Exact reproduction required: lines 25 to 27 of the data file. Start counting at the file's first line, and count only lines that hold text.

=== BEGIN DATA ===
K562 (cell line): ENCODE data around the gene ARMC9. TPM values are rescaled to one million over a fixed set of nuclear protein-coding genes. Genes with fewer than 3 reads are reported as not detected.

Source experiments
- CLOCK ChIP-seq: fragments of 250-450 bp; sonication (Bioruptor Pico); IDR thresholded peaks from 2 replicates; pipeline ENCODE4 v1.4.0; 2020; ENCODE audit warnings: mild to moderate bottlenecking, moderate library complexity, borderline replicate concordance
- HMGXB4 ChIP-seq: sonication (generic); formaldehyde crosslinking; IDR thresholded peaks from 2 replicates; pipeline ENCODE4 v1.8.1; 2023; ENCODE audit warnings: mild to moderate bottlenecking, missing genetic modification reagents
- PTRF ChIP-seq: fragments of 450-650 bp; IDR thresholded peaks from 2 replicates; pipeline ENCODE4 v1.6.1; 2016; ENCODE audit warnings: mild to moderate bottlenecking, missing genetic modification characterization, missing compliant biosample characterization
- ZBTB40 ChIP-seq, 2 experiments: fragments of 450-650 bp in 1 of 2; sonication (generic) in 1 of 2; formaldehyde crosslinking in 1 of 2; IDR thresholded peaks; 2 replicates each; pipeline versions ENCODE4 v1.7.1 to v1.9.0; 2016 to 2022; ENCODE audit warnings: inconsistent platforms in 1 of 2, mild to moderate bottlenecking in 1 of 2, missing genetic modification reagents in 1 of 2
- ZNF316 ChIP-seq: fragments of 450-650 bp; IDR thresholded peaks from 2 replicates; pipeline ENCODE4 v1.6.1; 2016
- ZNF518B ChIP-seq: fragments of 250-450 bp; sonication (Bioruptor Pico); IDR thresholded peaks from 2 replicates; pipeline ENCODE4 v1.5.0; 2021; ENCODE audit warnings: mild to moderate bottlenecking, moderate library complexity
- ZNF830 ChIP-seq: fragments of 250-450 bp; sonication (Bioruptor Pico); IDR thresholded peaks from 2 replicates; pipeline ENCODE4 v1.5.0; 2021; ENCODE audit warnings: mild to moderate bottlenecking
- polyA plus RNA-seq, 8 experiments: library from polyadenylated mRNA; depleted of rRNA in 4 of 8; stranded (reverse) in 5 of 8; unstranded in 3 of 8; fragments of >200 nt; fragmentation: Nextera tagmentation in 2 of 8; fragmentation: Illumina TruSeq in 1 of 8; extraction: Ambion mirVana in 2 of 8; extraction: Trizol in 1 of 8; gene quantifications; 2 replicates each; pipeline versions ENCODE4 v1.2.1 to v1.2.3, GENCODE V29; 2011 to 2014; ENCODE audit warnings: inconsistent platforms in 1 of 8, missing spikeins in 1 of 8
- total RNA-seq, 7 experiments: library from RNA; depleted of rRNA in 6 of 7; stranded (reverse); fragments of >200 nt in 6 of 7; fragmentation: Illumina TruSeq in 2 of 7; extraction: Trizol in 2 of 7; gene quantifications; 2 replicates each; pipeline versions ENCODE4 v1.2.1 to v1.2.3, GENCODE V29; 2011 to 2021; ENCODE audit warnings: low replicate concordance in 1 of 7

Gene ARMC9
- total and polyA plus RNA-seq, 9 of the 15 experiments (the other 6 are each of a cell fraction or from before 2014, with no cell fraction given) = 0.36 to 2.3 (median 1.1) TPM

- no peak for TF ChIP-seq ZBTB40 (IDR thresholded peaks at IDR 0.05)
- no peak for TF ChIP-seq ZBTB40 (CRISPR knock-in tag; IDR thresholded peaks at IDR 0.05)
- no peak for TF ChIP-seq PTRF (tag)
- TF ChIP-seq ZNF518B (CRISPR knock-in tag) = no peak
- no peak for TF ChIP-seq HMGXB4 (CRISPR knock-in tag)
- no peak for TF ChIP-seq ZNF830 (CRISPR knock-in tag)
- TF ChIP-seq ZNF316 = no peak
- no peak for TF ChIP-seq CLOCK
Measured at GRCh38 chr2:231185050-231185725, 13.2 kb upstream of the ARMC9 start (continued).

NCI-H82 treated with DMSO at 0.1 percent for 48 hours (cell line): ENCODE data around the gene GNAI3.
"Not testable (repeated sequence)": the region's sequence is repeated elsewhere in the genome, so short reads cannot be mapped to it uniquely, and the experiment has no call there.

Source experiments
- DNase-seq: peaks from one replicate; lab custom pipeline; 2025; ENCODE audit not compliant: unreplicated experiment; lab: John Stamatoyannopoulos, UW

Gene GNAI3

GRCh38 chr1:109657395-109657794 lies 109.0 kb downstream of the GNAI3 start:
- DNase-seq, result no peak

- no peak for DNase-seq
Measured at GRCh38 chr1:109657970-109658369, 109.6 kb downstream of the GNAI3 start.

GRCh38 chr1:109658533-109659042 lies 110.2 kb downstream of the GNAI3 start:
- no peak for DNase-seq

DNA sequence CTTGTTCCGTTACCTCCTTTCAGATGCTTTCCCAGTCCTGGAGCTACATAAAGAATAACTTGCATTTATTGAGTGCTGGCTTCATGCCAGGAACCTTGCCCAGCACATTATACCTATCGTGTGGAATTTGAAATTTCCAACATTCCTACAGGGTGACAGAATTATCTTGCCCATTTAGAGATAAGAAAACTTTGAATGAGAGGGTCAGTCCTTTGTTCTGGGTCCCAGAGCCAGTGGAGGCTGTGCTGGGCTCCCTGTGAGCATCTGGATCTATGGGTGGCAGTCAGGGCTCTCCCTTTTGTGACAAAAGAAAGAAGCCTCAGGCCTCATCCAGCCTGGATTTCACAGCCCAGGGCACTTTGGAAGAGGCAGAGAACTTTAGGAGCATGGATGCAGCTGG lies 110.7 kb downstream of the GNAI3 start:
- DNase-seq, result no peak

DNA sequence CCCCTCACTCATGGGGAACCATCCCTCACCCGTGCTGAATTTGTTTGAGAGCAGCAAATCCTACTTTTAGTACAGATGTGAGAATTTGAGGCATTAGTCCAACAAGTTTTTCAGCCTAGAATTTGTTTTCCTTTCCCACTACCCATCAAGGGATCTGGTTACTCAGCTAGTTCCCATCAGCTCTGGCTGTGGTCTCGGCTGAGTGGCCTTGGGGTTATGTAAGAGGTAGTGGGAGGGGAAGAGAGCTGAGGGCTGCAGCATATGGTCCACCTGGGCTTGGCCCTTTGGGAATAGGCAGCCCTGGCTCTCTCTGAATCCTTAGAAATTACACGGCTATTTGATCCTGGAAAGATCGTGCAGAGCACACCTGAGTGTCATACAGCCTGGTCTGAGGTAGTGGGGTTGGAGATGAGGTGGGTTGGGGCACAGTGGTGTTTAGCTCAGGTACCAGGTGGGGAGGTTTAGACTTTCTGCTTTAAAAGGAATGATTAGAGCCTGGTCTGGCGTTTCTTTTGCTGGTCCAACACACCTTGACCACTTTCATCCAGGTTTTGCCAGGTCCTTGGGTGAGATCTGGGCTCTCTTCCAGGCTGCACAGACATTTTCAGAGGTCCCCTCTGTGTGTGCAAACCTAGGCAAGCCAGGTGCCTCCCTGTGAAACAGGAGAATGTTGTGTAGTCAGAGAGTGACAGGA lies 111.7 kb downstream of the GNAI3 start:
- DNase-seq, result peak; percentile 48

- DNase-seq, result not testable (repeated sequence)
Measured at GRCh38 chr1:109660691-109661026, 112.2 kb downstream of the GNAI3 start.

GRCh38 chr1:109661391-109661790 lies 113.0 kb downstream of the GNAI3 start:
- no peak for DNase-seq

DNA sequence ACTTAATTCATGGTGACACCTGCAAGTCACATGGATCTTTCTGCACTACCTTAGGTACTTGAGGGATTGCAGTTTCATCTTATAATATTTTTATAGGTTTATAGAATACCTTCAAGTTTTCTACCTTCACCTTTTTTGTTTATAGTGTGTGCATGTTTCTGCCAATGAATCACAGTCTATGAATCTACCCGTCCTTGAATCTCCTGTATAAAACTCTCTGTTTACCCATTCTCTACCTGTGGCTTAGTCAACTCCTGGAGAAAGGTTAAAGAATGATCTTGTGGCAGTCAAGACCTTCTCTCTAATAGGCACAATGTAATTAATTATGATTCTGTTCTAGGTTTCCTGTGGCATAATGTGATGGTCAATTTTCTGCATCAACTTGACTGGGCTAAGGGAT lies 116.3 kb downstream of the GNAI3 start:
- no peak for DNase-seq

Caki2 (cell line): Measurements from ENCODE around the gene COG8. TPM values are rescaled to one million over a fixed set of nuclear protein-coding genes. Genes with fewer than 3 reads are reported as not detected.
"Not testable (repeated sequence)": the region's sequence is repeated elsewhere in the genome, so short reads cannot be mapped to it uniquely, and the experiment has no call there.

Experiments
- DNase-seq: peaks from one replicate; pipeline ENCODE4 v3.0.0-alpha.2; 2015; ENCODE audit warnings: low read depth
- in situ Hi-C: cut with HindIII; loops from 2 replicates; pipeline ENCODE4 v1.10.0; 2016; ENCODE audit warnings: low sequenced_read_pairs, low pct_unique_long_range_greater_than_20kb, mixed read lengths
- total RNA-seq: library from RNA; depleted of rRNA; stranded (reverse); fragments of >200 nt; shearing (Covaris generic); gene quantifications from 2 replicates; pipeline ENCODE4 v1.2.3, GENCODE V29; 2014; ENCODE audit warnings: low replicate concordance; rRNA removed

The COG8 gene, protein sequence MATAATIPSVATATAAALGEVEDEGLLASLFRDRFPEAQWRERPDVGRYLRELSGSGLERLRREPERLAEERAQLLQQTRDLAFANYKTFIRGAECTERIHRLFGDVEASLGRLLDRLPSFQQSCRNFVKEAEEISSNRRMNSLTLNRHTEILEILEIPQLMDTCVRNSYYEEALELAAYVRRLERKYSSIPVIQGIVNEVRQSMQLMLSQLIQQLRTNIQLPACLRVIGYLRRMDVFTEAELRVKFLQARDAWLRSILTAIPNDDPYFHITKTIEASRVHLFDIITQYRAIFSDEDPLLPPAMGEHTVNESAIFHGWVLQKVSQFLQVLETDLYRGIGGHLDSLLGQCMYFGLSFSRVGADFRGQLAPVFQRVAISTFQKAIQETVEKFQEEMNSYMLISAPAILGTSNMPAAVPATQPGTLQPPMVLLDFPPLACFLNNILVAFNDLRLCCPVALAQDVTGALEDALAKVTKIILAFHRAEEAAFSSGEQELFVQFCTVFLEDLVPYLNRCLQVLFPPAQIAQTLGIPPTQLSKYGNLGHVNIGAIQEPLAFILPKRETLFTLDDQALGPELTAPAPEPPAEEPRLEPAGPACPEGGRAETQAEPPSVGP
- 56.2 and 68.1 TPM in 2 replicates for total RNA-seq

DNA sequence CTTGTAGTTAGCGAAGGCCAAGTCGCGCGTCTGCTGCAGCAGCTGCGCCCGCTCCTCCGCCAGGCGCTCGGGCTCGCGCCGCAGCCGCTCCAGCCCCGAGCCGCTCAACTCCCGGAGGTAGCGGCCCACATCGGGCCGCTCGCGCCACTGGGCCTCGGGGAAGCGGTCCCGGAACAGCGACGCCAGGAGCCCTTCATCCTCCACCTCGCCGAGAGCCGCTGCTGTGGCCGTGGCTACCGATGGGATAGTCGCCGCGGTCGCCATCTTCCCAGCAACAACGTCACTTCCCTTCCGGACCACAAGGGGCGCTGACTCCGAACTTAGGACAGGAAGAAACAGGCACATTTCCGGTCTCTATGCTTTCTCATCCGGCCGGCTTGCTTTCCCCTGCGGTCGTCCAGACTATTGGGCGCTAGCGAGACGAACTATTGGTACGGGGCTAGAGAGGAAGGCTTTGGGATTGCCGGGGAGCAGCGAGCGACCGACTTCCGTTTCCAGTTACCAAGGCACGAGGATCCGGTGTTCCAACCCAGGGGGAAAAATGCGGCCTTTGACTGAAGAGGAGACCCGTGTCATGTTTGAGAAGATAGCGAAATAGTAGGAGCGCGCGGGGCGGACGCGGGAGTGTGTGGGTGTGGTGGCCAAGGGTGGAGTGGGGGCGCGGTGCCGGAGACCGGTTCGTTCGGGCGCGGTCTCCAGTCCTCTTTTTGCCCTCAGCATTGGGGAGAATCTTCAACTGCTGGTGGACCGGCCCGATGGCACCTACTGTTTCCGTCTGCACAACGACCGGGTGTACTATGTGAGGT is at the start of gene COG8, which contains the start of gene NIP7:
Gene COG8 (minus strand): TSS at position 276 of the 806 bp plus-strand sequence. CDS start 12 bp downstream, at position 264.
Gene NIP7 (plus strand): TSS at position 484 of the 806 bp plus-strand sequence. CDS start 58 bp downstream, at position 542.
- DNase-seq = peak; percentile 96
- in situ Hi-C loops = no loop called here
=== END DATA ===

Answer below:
Source experiments
- DNase-seq: peaks from one replicate; lab custom pipeline; 2025; ENCODE audit not compliant: unreplicated experiment; lab: John Stamatoyannopoulos, UW

Gene GNAI3